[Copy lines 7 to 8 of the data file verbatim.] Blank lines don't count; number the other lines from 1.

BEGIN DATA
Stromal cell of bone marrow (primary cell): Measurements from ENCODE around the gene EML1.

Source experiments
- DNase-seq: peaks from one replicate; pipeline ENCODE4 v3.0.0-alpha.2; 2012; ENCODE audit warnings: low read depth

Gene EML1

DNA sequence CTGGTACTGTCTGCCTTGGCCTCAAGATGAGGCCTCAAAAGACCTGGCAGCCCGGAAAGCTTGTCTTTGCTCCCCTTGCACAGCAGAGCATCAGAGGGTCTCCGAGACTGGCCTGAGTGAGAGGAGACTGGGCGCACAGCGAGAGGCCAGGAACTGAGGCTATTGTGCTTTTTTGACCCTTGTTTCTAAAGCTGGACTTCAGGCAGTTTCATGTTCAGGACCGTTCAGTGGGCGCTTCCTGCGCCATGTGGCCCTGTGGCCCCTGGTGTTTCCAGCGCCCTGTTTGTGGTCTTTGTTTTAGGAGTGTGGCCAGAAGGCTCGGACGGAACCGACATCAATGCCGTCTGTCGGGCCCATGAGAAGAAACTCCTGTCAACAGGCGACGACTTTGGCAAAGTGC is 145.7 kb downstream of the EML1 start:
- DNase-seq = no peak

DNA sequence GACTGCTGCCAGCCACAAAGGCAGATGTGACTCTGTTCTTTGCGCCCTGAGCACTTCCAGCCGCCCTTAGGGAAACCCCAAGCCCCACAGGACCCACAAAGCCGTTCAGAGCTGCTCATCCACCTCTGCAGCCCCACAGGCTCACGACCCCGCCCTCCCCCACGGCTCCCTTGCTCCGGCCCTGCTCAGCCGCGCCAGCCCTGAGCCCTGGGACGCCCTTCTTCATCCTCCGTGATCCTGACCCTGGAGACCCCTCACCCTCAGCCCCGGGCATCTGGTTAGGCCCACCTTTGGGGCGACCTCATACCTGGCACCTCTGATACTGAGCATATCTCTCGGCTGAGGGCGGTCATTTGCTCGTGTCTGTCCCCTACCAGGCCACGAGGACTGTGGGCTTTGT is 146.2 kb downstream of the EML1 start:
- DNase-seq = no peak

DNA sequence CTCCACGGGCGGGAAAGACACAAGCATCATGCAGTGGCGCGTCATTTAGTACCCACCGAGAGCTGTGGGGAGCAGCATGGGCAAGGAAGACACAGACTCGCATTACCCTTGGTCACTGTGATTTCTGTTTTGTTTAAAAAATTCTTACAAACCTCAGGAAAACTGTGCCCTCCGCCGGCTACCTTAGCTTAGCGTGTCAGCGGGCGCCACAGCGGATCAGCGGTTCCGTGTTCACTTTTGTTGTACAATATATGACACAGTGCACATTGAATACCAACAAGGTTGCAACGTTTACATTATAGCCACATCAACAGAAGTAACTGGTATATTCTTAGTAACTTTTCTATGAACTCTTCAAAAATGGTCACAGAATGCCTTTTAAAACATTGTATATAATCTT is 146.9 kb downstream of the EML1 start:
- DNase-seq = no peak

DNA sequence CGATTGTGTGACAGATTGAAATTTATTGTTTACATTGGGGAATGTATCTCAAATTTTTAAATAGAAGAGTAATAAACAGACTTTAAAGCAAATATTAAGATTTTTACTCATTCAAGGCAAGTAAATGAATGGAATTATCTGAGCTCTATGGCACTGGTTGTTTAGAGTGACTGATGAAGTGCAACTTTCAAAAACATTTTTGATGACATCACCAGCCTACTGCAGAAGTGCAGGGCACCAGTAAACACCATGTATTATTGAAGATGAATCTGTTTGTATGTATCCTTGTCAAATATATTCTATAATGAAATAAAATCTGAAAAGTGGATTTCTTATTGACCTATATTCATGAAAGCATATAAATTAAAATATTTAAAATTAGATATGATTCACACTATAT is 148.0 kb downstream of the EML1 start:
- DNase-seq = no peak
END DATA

DNA sequence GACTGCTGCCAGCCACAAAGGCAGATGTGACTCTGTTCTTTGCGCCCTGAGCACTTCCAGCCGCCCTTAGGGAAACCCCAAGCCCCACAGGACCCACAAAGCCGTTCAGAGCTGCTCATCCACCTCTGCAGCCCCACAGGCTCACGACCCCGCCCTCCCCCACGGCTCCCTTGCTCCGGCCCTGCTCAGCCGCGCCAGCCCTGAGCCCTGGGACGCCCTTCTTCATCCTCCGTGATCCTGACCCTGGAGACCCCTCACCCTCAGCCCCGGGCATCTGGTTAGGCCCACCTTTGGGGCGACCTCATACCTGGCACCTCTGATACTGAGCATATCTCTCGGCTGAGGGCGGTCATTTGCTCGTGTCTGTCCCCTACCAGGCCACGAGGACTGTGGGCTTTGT is 146.2 kb downstream of the EML1 start:
- DNase-seq = no peak